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Best New Room — No. 4: Buster’s Billiards & Backroom (Lexington, Ky.)

Story by Nicholas Leider

WHEN THE building that housed the original Buster’s Billiards was slated for demolition in the summer of 2008, longtime patrons Jessica and Clark Case decided they had to do something about it. So, they bought the place, relocated it to an old bourbon distillery warehouse and added a live music venue.

What else would you expect?

The thing about Buster’s Billiards & Backroom (“Backroom” being added with the official stage setup) is that it was — and still is — not what you’d expect when you think of your normal poolhall. Right on Main Street in Lexington, Ky., the original Buster’s served as a place to kill time after classes at the University of Kentucky, where you could drink some cheap beers, play a game of pool and jam the jukebox full of quarters.

“There was this jukebox filled with punk and the Cure and just all these bands that you’d never hear their music played over the speakers at any other bar in town,” Jessica Case said.

But with the old Buster’s a casualty of a downtown revitalization effort, the Cases needed a new home. What they found was the Old Tarr Distillery, a warehouse built in the 1860s used to store bourbon.

“We were just going to relocate it as a poolhall,” Case said. “But then this opportunity came up — the newly forming Lexington Distillery District, which is an awesome development. So we were like, ‘Why not extend this and put some live music in the back?’”

So in addition to the six-table poolhall up front, the Cases added a 7,000-square-foot venue in back. While serious music might take precedence over serious pool, the tables are an integral part of the space — not to mention a link to the old Buster’s location.

“We used the same Olhausen tables from at the old Buster’s,” Case said. “They weren’t level and the cloth was pretty worn, so we had them cleaned up, got new pockets on them and now they look pretty.” While Case might not be the typical player-turned-poolhall owner, she’s planning on sharpening up her game.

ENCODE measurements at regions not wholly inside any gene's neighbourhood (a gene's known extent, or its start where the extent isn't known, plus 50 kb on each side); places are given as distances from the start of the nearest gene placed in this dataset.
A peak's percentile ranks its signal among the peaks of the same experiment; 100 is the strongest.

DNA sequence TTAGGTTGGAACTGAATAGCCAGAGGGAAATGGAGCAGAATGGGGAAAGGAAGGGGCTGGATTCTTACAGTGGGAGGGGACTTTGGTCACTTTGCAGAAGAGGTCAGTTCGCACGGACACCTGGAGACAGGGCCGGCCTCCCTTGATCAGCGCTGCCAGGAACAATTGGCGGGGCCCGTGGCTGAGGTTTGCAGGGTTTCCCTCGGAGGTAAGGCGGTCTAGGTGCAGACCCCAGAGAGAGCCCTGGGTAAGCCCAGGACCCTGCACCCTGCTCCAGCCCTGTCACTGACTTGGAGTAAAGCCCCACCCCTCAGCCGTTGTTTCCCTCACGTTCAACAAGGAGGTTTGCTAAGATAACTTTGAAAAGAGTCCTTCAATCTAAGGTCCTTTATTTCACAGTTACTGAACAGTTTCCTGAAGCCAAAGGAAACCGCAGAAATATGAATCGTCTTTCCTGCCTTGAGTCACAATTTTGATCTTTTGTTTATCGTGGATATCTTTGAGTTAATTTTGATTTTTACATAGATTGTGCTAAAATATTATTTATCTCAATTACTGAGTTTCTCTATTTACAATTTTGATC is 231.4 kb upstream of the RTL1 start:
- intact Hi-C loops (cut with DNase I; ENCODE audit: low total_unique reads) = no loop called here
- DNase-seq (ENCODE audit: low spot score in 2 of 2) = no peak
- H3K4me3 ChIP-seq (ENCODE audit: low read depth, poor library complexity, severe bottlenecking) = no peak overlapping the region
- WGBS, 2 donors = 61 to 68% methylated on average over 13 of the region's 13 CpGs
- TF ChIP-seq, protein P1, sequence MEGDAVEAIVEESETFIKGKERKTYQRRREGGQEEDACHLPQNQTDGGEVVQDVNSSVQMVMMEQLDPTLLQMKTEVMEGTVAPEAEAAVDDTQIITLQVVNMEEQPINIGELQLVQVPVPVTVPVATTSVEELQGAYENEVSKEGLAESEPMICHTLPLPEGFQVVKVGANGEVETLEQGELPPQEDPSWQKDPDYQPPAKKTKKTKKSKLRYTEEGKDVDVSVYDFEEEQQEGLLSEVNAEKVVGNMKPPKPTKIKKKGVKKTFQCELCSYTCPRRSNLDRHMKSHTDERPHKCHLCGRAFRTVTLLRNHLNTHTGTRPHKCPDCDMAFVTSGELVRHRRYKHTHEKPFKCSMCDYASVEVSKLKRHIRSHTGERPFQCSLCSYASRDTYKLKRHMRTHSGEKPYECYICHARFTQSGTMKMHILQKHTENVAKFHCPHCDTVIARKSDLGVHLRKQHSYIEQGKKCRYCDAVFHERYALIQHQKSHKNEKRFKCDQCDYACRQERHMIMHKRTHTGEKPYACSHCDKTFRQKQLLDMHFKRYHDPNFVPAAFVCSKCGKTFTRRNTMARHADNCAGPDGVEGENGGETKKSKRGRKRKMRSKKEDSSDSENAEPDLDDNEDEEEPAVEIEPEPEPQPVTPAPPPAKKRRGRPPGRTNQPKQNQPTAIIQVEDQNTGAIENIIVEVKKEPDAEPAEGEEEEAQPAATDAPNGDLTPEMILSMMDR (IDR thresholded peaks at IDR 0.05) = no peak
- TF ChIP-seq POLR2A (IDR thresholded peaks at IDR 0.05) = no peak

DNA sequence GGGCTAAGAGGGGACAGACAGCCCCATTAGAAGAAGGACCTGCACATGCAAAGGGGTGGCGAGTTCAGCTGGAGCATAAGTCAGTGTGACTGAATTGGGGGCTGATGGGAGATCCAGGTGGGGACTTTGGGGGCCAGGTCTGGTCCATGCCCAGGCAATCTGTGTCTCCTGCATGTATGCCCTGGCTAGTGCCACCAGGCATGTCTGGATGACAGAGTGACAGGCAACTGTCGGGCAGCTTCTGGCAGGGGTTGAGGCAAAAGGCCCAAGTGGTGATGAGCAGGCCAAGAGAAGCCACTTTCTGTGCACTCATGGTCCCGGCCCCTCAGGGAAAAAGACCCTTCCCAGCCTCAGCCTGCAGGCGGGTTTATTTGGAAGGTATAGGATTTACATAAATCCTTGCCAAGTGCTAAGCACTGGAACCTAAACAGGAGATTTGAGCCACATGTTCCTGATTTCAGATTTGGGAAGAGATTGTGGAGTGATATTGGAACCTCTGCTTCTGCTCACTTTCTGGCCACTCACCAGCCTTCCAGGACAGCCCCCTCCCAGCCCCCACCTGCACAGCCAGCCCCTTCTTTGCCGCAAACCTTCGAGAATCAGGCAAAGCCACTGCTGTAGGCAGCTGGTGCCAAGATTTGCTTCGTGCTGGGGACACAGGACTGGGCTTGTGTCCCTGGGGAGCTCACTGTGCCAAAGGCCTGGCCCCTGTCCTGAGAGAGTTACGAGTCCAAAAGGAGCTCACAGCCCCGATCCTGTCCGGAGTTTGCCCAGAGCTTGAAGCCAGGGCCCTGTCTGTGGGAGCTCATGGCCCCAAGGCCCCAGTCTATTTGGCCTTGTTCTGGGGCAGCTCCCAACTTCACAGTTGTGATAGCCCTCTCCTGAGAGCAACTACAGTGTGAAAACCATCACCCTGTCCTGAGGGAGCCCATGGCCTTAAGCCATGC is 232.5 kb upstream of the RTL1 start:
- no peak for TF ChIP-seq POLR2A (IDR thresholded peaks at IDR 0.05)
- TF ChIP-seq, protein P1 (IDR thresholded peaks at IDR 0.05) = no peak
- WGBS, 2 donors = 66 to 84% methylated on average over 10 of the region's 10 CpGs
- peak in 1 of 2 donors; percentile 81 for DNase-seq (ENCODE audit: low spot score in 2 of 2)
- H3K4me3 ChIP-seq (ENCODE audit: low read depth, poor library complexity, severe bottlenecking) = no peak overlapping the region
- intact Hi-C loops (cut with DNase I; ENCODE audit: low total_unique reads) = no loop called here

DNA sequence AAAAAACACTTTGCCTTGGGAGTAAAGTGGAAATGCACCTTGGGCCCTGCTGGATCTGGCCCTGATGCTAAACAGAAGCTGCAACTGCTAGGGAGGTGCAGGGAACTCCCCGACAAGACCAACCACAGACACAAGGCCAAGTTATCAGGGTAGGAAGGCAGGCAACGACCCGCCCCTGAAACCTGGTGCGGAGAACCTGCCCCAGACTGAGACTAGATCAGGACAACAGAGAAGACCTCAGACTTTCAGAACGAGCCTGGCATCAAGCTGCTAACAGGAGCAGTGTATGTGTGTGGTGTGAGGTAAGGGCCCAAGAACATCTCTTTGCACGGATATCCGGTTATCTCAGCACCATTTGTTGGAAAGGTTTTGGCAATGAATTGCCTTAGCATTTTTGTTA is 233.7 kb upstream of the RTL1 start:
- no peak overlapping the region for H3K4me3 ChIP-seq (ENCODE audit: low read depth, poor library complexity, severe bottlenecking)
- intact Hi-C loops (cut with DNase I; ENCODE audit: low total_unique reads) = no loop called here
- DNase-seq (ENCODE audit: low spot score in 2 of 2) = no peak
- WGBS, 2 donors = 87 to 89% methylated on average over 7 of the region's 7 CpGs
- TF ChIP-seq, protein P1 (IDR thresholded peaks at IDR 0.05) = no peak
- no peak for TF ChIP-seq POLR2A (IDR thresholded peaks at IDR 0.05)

“I promised myself that at one point, when things calm down, I’m going to take some lessons,” she said.

But really, with Lexington’s first live music poolhall attracting some attention, the hope is that things never calm down — and Buster’s keeps the tables full and the backroom rocking.

Best New Room — No. 5: Cue Stick Café (Marysville, Ohio)

Story by George Fels

MARYSVILLE, OHIO, is 17 miles from the state capitol of Columbus. But it’s home to Honda of America, Scotts Miracle-Gro, and a research and development center for Nestle’s, and is heavily dependent on those corporations for its economy. So when things slowed down a tad this summer for the new, $800,000 Cue Stick Café, owner Richard Dawson felt a modest twinge in his gut. After all, he had waited throughout a 28-year career in pharmaceuticals distribution to run his own room.

But not to worry; the Café is rebounding just fine. It burst out of its starting blocks in September of 2008 and had a joyous first seven months before the mild summer slump. The room boasts a magnificent positioning line of “The Country Club of Billiards,” and it’s not hard to see why. Beyond its eight Diamond tables (two full-size, six 7-footers), the Café offers a full bar with draft, craft and bottled beers and liquors, and a full menu with appetizers, chicken wings, pizza, Chicago-style hot dogs and burgers, plus about 10 other sandwiches all named for billiards. Customers can enjoy shuffleboard or darts in addition to pool, or watch their favorite sports on any one of multiple flat-screen TVs throughout the room. If you got an itch to play the numbers, keno is available, or you can plan your visit for a night when the Café is hosting live music. There’s a covered, heated patio to the rear (with seating for 70), plus on-site parking for 55 vehicles and even 12 designated motorcycle sites.

While Columbus has several commercial billiard rooms, Marysville has only bars with pool tables, so Richard and his wife, Bonnie, pretty much have the only game in town. Their room definitely caters to intermediate players and above, in addition to the recreational set. Former Derby City bank-pool champ Dee Adkins is a regular, and just one of several very talented players. The Café is host to both APA and BCA leagues plus a regular Saturday double-elimination tournament, and hopes to add a house pro soon.


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